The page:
The embodiment of love
Revered as the most endearing of the Hindu
gods, Shri Krishna is fondly remembered for his charm, his mischievous pranks
and his extraordinary exploits. As the charioteer and preceptor to Arjun in the
famous battle of Kurukshetra, he revealed to the world the supreme truths of
life. Shri Krishna, an incarnation of Lord Vishnu, was born in the Dwapara Yuga
as the eighth son of the Yadava prince Vasudev and his wife Devaki. To save him
from his maternal uncle Kansa wrath, the infant Krishna was spirited away soon
after birth to Gokul, the village of the gopas (cowherds) in Braj. It was here
that he grew to manhood, in the tender care of his foster parents Nand and
Yashoda in the happy company of the cowherds.
Mathura, the pilgrim center
A long line of picturesque ghats - with their
steps leading to the water's edge, arched gateways and temple spires extending
along the right bank of the River Yamuna, emphasis the sacred character of the
town of Mathura. The birth place of Lord Krishna, "the best known, best
loved and most complex of Lord Vishnu's manifestations" - Mathura is today
an important place of pilgrimage. The city stretches along the right bank of the
Yamuna and the continuous line of ghats along the river makes a splendid
spectacle when viewed from the opposite bank.
Today, Mathura is a city of temples and shrines
abustle with the thousands of devotees who come to visit the city of Lord
Krishna. A splendid temple at the Katra Keshav Dev marks the spot that is
believed to be the Shri Krishna Janmasthan - the birthplace of the Lord, by his
devotees. Another beautiful shrine, the Gita Mandir, located on the Mathura -Vrindavan
Road has a fine image of Shri Krishna in its sanctum. The whole of the Bhagwad
Gita is inscribed on the walls of this temple.
The most popular shrine at Mathura is the
Dwarikadhish Temple to the north of the town, dedicated to Shri Krishna. This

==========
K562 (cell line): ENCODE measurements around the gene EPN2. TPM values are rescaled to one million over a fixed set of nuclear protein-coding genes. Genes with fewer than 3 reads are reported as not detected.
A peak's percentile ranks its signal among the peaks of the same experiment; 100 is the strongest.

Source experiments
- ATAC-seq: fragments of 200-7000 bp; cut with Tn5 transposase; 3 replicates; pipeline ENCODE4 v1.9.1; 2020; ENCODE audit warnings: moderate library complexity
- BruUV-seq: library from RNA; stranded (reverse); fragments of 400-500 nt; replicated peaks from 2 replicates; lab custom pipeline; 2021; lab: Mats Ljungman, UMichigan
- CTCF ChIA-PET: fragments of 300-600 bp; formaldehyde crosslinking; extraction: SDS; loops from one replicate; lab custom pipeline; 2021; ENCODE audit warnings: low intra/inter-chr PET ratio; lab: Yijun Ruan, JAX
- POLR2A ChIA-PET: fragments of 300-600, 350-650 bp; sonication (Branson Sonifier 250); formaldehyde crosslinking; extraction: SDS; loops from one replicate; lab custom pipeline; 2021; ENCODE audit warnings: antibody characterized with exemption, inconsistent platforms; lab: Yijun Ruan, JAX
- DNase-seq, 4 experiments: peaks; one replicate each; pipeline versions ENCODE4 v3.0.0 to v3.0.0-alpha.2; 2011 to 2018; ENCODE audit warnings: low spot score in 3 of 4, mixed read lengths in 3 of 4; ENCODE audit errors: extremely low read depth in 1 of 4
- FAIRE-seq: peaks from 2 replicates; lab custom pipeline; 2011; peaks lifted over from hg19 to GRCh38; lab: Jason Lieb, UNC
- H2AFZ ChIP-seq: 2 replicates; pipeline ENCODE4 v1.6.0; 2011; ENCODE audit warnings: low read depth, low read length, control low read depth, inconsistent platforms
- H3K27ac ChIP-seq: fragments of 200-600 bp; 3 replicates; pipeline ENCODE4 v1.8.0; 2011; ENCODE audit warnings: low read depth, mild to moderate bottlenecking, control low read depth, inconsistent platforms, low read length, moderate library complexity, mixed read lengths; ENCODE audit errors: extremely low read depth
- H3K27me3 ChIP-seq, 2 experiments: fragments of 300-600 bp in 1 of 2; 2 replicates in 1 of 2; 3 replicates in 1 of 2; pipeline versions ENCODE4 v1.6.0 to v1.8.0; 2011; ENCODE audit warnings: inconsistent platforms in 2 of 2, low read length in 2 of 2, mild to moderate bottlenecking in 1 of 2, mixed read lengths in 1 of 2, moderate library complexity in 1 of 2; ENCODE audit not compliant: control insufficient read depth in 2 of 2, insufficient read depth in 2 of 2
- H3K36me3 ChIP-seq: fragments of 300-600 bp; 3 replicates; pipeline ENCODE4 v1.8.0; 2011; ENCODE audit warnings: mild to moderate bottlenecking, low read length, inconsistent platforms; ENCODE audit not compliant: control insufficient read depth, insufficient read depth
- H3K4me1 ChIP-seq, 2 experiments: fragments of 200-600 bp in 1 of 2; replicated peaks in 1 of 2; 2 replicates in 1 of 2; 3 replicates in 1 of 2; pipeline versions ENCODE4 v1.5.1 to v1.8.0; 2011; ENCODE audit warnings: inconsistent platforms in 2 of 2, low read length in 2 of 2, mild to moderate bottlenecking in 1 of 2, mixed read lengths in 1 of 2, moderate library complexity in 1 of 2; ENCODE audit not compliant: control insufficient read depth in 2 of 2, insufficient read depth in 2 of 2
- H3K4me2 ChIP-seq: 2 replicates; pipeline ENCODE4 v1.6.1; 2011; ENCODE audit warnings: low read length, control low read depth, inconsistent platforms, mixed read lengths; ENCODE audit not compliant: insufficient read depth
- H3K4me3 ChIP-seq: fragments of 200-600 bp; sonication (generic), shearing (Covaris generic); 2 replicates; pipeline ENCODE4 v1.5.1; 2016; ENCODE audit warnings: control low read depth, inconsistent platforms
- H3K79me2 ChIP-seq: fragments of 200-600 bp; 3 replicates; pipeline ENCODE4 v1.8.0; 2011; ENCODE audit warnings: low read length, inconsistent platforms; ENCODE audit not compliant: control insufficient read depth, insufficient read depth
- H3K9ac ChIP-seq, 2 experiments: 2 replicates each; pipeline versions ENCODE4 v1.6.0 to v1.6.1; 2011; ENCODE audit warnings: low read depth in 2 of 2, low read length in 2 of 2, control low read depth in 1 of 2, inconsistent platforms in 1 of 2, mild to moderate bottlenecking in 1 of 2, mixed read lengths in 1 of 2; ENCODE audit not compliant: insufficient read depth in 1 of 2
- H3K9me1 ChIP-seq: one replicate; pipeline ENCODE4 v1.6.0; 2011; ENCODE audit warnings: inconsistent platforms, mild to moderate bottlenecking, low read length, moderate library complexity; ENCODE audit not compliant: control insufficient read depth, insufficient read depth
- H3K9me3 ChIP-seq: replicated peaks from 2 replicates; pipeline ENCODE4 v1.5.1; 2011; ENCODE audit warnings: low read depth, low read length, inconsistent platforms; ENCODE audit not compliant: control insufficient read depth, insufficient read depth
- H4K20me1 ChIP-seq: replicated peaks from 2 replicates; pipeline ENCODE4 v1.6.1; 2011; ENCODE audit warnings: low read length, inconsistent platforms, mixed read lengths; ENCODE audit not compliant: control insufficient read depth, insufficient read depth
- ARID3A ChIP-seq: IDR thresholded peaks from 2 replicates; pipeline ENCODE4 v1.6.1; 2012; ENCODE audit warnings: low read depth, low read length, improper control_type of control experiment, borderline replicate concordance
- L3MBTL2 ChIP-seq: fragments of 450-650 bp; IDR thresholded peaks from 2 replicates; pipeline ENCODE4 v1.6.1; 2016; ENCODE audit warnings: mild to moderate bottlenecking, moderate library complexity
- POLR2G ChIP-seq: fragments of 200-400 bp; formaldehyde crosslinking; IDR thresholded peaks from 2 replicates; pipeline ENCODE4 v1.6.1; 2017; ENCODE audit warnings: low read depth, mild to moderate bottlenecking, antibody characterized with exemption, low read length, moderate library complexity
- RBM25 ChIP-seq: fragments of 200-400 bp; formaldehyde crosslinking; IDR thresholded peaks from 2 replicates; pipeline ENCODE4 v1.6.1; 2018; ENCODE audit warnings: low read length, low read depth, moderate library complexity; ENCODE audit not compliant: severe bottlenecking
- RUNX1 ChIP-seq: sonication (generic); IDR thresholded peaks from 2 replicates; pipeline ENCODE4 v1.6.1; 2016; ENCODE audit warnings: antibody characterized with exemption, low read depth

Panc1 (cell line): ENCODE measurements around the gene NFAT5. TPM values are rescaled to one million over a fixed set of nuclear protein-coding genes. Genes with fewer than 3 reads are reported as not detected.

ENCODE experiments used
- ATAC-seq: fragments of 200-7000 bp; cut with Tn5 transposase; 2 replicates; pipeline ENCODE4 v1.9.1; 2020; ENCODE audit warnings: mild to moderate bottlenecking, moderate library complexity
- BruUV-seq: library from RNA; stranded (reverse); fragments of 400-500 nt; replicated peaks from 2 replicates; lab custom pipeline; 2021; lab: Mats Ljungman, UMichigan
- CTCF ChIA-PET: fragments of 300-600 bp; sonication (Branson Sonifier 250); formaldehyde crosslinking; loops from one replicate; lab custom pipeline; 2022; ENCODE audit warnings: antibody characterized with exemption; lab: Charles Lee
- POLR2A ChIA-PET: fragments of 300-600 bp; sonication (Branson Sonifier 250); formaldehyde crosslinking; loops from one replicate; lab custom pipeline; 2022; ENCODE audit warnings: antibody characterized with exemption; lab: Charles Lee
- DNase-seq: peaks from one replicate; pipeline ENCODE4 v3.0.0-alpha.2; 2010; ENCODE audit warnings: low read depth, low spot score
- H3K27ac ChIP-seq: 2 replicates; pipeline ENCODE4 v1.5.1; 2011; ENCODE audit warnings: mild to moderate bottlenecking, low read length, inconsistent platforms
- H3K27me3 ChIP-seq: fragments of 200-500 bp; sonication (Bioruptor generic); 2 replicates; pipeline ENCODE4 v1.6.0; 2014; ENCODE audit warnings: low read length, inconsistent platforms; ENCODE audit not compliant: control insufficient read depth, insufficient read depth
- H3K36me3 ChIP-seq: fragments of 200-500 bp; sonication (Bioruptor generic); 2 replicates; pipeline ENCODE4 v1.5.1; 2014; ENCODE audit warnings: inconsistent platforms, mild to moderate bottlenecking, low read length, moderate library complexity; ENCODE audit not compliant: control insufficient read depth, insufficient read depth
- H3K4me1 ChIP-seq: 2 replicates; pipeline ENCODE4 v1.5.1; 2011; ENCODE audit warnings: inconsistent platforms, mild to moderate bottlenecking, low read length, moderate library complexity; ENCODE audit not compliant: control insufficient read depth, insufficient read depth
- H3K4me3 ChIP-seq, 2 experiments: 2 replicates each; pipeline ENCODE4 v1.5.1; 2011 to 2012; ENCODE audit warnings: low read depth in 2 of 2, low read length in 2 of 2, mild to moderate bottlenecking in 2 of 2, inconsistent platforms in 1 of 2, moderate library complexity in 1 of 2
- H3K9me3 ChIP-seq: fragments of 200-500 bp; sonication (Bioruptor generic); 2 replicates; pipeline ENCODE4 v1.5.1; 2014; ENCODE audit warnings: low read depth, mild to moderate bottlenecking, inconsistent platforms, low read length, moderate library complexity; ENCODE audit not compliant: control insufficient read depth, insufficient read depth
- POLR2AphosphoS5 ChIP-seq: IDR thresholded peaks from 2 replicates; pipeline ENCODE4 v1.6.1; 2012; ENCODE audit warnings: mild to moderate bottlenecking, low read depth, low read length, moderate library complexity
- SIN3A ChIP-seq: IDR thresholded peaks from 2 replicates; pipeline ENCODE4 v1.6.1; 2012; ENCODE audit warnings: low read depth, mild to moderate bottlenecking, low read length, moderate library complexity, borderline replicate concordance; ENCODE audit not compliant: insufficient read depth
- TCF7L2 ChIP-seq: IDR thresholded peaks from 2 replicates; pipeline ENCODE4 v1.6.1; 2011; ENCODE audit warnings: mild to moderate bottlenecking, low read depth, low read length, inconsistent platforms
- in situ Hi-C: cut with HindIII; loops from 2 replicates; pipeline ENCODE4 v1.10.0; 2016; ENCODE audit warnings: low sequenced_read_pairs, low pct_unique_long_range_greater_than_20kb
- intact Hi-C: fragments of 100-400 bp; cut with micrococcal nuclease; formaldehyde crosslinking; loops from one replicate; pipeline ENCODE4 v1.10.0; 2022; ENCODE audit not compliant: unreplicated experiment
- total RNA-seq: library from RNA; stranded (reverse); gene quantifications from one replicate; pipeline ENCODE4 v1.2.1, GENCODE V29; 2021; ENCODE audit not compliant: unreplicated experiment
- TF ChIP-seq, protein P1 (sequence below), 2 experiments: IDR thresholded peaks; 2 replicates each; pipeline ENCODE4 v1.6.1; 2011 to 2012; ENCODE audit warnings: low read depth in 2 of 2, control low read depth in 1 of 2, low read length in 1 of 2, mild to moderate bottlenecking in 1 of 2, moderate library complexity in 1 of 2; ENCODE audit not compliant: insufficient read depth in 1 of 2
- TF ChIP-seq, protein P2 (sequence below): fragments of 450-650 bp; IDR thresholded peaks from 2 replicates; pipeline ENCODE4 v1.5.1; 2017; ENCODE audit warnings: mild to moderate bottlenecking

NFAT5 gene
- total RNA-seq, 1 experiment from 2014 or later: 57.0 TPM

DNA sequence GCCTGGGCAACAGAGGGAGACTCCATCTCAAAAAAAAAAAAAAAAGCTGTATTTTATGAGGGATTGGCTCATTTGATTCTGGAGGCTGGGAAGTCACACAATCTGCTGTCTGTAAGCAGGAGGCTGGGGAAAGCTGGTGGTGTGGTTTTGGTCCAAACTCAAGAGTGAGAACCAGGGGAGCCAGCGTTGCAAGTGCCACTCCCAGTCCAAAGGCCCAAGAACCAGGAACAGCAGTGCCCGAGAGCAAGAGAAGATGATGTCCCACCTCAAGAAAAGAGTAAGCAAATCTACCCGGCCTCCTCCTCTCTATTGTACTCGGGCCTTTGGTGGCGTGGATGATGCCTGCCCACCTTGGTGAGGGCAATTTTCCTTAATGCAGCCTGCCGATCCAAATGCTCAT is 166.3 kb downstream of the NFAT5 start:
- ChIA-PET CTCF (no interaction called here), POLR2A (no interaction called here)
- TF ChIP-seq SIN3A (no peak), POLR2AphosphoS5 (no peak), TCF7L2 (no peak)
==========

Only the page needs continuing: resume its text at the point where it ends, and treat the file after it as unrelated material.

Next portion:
was built in 1815 by a staunch and wealthy devotee, Seth Gokuldas Parikh,
Treasurer of the State of Gwalior. There are about 25 ghats in Mathura today, of
which the most important is the Vishram Ghat. Where according to legend, Shri
Krishna took his rest after killing Kansa. It is at Vishram Ghat that the
traditional parikrama (circumbulation of all the important religious and
cultural places of the city) starts and ends. The 12 ghats to the north of
Vishram Ghat include the Ganesh Ghat, Dashashwamedh Ghat with its
Neelakantheshwar Temple, Saraswati Sangam Ghat, Chakratirtha Ghat, Krishnaganga
Ghat, Somatirth or Swami Ghat, Ghantagharan Ghat, Dharapattan Ghat, Vaikuntha
Ghat, Navtirtha or Varahkshetra Ghat, Asikunda ghat and Manikarnika Ghat. To the
south, there are 11 ghats - the Guptatirth Ghat, Prayag Ghat marked by the Veni
Madhav Temple, Shyam Ghat, Ram Ghat, Kankhal Ghat, the site of the Janmashtami
and Jhula festivals, Dhruva ghat, Saptrishi Ghat, Mokshatirth Ghat, Surya Ghat,
Ravan Koti Ghat and Buddha Ghat.
The Vishram Ghat is lined with elegant temples
and some of Mathura's most important shrines are found here - the Mukut Temple,
Radha-Damodar, Murli Manohar, Neelkantheshwar, Yamuna-Krishna, Langali Hanuman
and Narasimha temples. The baithak of the great Vaishnava Saint, Shri Chaitanya,
is also near by.
The aarti held at the Vishram Ghat each evening
is not to be missed, for the little oil lamps that are floated on the river set
the placid water as sparkle with a myriad flickering lights.
No pilgrimage to Mathura is complete without a
visit to its kunds. Tradition has it that there were 159 ancient kunds in all.
Of these only four survive and can be seen. There is the elegant shiv Tal, the
more famous Potara Kund associated closely with Lord Krishna besides the
Balbhadra and Saraswati kunds.
The town has a number of Shaivite temples as
well. The chief among them being the Bhuteshwar Mahadev Temple to the west of
the town, the Gokarneshwar Temple in the north, the Rangeshwar. Mahadev Temple
to the south and the Pipaleshwar Mahadev Temple to the east.